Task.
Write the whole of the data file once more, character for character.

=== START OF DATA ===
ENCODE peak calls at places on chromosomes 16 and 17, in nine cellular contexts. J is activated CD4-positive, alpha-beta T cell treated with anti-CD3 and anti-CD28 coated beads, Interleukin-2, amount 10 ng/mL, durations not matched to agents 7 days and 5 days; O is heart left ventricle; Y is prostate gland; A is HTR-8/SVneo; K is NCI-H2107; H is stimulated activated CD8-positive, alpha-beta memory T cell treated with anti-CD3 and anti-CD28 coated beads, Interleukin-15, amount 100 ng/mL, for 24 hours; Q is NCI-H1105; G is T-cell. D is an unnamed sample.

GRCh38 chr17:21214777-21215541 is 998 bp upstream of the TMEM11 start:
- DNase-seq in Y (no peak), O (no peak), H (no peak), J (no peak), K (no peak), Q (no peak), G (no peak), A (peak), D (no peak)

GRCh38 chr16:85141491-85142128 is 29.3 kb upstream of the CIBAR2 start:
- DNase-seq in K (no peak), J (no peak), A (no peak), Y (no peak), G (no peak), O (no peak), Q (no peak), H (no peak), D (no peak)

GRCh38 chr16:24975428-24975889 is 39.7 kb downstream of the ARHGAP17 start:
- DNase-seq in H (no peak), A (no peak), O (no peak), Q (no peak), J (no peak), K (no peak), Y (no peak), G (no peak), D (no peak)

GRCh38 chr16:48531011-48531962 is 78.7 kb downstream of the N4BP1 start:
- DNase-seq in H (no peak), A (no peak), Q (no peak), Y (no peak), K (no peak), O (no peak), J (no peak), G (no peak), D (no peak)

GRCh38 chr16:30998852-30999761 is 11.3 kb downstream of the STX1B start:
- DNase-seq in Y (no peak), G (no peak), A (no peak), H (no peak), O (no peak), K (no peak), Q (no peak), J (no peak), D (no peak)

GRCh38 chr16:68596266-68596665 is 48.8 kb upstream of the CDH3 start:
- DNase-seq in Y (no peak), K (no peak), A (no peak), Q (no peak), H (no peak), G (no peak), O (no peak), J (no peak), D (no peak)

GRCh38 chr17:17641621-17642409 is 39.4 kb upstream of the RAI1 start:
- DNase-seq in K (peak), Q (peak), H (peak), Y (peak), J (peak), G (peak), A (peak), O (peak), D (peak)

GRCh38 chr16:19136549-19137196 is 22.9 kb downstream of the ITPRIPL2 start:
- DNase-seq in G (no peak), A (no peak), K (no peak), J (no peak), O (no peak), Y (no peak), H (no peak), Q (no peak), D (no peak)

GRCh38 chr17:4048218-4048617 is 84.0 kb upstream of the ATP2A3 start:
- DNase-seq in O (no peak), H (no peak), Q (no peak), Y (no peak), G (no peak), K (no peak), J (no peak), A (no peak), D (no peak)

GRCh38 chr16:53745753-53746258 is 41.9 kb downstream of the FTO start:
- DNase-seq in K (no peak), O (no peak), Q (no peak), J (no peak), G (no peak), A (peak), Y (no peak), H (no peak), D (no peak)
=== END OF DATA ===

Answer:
ENCODE peak calls at places on chromosomes 16 and 17, in nine cellular contexts. J is activated CD4-positive, alpha-beta T cell treated with anti-CD3 and anti-CD28 coated beads, Interleukin-2, amount 10 ng/mL, durations not matched to agents 7 days and 5 days; O is heart left ventricle; Y is prostate gland; A is HTR-8/SVneo; K is NCI-H2107; H is stimulated activated CD8-positive, alpha-beta memory T cell treated with anti-CD3 and anti-CD28 coated beads, Interleukin-15, amount 100 ng/mL, for 24 hours; Q is NCI-H1105; G is T-cell. D is an unnamed sample.

GRCh38 chr17:21214777-21215541 is 998 bp upstream of the TMEM11 start:
- DNase-seq in Y (no peak), O (no peak), H (no peak), J (no peak), K (no peak), Q (no peak), G (no peak), A (peak), D (no peak)

GRCh38 chr16:85141491-85142128 is 29.3 kb upstream of the CIBAR2 start:
- DNase-seq in K (no peak), J (no peak), A (no peak), Y (no peak), G (no peak), O (no peak), Q (no peak), H (no peak), D (no peak)

GRCh38 chr16:24975428-24975889 is 39.7 kb downstream of the ARHGAP17 start:
- DNase-seq in H (no peak), A (no peak), O (no peak), Q (no peak), J (no peak), K (no peak), Y (no peak), G (no peak), D (no peak)

GRCh38 chr16:48531011-48531962 is 78.7 kb downstream of the N4BP1 start:
- DNase-seq in H (no peak), A (no peak), Q (no peak), Y (no peak), K (no peak), O (no peak), J (no peak), G (no peak), D (no peak)

GRCh38 chr16:30998852-30999761 is 11.3 kb downstream of the STX1B start:
- DNase-seq in Y (no peak), G (no peak), A (no peak), H (no peak), O (no peak), K (no peak), Q (no peak), J (no peak), D (no peak)

GRCh38 chr16:68596266-68596665 is 48.8 kb upstream of the CDH3 start:
- DNase-seq in Y (no peak), K (no peak), A (no peak), Q (no peak), H (no peak), G (no peak), O (no peak), J (no peak), D (no peak)

GRCh38 chr17:17641621-17642409 is 39.4 kb upstream of the RAI1 start:
- DNase-seq in K (peak), Q (peak), H (peak), Y (peak), J (peak), G (peak), A (peak), O (peak), D (peak)

GRCh38 chr16:19136549-19137196 is 22.9 kb downstream of the ITPRIPL2 start:
- DNase-seq in G (no peak), A (no peak), K (no peak), J (no peak), O (no peak), Y (no peak), H (no peak), Q (no peak), D (no peak)

GRCh38 chr17:4048218-4048617 is 84.0 kb upstream of the ATP2A3 start:
- DNase-seq in O (no peak), H (no peak), Q (no peak), Y (no peak), G (no peak), K (no peak), J (no peak), A (no peak), D (no peak)

GRCh38 chr16:53745753-53746258 is 41.9 kb downstream of the FTO start:
- DNase-seq in K (no peak), O (no peak), Q (no peak), J (no peak), G (no peak), A (peak), Y (no peak), H (no peak), D (no peak)